By Ben Konuch
“Haven’t you heard? Kansas City is free!”
“The Last of Us” episode five starts with an interesting overlap with the events of episode four. We are properly introduced to Henry and Sam and given a glimpse into the way they see the “freeing” of Kansas City. In addition, we see Henry observe Joel’s remorseless execution of the raiders that we see attack him and Ellie in episode four. This is a solid way of delving deeper into the dynamics of FEDRA, the resistance and why we should care about Henry and Sam.
The dynamic between the brothers is a heartwarming break from the cruelty in the world around them. Watching the ways Henry encourages Sam to be brave while Sam likewise gives Henry a reason to fight is a genius substitute for traditional exposition.
In a fascinating parallel, Joel and Henry both connect over protecting their respective “kids.” Joel is initially distrustful of Henry, as he hates anyone who worked with FEDRA, especially someone who sold out others for gain.
But as he witnesses the way that Henry risks everything to protect his little brother, and as he learns from a remorseful, self-loathing confession that Henry turned in the resistance’s leader to keep Sam alive, Joel gradually warms up to him. Offering the brothers a place on their trip to Wyoming is a moment of character development for Joel that shows how Ellie is causing him to slowly reconnect with the side of himself that was a father, and he’s caring more and more about those who care for and protect others.
This episode is also a welcome return to tense action, as Henry and Sam lead Joel and Ellie through a potentially infected-filled tunnel in order to evade the resistance forces that are scouring the city for them. In an almost direct recreation from the game, we see the four of them get ambushed and pinned down by a sniper that Joel has to outsmart and flank. After taking him out, Joel realizes that the sniper was working for the resistance and that their entire forces are about to catch up with them.
What follows is a tense, rage-filled confrontation between Henry and Kathleen, the current leader of the resistance and the brother of the man Henry killed. When everything looks hopeless and Henry is about to die, a swarm of infected breach through the tunnels and descend upon the group like an army of demons.
The ensuing action scene is a fantastically directed brutal fight for survival. The camera captures the violence of the true threat of the infected, and when a fully-mutated Bloater shows up, the battle becomes a massacre.
The camera never lingers long on the carnage, instead following Ellie as she tries to escape the bloodbath and Joel who is stuck trying to support her from a distance with his rifle. This keeps the scene tense and fast-paced, as we’re not just watching another action sequence of infected tear apart random soldiers, but are facing a genuine threat to Ellie and our two new characters. While we know that she’ll be safe, when Henry and Sam become endangered and Ellie tries to save them, the scene becomes loaded with real stakes.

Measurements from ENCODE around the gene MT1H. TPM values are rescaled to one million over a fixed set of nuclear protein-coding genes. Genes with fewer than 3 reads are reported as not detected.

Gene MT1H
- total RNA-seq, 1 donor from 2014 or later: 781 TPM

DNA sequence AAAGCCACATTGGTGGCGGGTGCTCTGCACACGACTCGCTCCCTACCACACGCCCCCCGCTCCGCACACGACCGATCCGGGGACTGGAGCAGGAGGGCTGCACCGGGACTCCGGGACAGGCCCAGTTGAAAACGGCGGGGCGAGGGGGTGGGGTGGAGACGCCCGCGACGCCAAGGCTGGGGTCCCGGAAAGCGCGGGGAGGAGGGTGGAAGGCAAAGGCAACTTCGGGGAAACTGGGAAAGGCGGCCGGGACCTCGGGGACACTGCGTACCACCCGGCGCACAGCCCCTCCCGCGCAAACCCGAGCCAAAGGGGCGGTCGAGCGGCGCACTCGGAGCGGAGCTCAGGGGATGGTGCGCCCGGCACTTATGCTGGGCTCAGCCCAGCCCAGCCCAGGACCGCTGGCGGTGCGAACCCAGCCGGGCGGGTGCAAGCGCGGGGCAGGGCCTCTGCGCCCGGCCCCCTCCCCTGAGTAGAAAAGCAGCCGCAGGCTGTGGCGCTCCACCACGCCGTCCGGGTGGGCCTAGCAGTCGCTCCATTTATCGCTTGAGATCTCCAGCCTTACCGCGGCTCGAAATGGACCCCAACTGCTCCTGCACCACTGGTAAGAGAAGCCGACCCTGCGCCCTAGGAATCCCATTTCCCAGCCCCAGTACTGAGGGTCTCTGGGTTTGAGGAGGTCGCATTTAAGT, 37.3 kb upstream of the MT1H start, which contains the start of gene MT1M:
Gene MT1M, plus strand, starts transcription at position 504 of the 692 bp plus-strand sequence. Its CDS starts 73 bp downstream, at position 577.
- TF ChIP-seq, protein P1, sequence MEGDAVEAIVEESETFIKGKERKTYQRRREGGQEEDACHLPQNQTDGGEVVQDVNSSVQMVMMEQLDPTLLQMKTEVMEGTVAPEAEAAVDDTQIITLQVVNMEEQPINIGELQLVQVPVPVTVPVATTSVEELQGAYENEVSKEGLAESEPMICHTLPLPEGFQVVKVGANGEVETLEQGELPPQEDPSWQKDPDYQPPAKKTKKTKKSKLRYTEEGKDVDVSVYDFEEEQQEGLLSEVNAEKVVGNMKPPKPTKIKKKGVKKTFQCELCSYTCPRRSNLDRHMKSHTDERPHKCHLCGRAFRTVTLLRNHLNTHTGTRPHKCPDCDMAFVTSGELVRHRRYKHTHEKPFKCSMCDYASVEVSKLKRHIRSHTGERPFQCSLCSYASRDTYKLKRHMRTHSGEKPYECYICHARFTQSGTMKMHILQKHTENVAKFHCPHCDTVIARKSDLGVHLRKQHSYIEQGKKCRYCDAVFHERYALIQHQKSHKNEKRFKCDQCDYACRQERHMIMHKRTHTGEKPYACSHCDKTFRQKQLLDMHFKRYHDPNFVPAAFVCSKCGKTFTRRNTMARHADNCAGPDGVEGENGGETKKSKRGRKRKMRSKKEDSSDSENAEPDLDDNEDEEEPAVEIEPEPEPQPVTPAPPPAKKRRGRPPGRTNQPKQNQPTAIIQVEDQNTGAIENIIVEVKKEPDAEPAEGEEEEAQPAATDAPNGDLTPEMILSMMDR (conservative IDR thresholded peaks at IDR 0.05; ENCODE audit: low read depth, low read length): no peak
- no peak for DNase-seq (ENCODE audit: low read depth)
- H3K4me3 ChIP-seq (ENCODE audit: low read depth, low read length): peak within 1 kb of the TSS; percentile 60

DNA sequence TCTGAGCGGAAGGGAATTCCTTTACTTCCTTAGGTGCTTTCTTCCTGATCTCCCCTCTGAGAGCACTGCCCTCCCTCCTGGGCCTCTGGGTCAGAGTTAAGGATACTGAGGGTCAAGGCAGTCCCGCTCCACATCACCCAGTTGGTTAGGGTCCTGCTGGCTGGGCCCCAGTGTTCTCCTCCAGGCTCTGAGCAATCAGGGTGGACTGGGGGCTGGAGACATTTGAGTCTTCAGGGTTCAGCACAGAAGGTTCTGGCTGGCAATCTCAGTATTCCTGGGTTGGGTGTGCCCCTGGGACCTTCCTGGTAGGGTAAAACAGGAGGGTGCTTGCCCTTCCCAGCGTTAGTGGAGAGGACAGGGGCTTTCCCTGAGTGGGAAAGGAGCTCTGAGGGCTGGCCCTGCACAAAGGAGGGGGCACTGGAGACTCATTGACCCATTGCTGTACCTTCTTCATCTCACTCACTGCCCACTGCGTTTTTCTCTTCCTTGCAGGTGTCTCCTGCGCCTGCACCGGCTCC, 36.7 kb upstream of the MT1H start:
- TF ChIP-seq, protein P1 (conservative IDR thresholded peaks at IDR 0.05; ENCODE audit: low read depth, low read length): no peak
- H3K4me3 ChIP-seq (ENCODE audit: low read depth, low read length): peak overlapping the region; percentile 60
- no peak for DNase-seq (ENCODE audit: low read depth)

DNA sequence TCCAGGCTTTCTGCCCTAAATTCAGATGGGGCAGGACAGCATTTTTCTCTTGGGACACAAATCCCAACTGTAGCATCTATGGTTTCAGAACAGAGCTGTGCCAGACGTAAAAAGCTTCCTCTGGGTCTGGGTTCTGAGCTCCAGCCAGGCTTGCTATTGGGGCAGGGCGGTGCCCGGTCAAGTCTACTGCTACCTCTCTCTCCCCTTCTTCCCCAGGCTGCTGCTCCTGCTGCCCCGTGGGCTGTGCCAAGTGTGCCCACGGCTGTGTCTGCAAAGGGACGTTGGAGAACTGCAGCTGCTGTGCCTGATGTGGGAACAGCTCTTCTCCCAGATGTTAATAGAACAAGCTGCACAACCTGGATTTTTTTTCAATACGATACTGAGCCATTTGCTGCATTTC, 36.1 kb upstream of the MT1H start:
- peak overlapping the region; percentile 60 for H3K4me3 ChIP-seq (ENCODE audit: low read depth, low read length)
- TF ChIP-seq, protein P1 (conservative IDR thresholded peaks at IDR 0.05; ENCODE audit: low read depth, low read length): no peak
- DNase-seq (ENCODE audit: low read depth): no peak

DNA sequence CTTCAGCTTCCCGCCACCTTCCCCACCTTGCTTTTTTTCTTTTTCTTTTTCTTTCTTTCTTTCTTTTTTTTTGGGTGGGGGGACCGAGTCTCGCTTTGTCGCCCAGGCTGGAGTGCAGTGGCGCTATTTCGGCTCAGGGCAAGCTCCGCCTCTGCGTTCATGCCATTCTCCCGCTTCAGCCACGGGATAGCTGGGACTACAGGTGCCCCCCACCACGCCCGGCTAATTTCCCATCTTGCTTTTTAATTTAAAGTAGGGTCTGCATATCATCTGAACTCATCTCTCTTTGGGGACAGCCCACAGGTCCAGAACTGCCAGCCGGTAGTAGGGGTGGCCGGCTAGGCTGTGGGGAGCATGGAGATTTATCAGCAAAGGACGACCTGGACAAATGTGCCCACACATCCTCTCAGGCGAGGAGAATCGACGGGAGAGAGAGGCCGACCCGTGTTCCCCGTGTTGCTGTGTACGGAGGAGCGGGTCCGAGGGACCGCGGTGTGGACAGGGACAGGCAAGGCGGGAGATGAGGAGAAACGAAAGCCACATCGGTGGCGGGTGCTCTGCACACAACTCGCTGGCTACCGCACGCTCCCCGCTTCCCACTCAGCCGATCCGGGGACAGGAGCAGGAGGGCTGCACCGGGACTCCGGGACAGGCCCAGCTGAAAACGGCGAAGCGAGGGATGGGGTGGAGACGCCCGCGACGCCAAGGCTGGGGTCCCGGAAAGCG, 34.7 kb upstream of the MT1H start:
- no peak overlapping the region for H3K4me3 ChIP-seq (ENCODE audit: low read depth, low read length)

The emotional core of this episode, and perhaps its very purpose, is the friendship Ellie makes with Sam. This series’ depiction of Sam shows him as deaf, but that never gets in the way of him and Ellie being able to forget the horrors of the world and just be kids together. It’s a shock when Sam reveals to her that he’s been bitten, but Ellie frantically tries to put some of her blood on his wound in the hope that her immunity is enough to save him. It isn’t.
The tragic loss of Sam and Henry’s lives still hurt just as much in the series as it does in the game, and in fact, the change that Ellie knows about his bite and tries to save him makes the searing loss hurt all the more. To have a moment of innocence, where she can just be a fourteen-year-old girl again and not have to worry about survival, is ripped away in the worst possible way because she’ll forever blame herself for not being able to save him. This is captured through the camera masterfully, watching Henry’s death from Ellie’s perspective – we never actually see him die, we just hear the sounds of a gunshot and a body hitting the floor as we watch Ellie’s face transform into stunned horror in a heartbreaking camera shot.
Unfortunately, this episode has confirmed a problem that I’ve had about the series for a while: “The Last of Us” seems to have a problem with showing the bleak reality of deaths on camera. I don’t mean Henry’s – the way we “see” the way we see his death is thematically necessary and arguably worse than if we see it ourselves – but other moments in the last few episodes have cut away from displays of violence in questionable ways.
In the last episode, the camera cuts before we see Kathleen execute the doctor and it cuts away before we see him stab the raider that ambushes him and Ellie, and in this episode, it cuts before we see Joel kill the sniper. While some cuts can aid the nature of the story by leaving our minds to fill in the blanks, this pattern combined with the reduced action of the last few episodes almost gives “The Last of Us” the unintended side effect of removing some of the world’s brutality.
As a result, “The Last of Us” stands as a solidly faithful – yet somewhat watered down – version of a beloved story, and when you remove some of that brutality, you remove some of the impact of the hope and beauty of Joel and Ellie’s relationship.
I give “The Last of Us” episode five a 9/10
“The Last of Us” is now streaming on HBO Max
Ben Konuch is a sophomore Strategic Communication student and an A&E writer for Cedars. He enjoys getting sucked into good stories, playing video games and hanging out with crazy MuKappa friends.
Images courtesy of HBO Max
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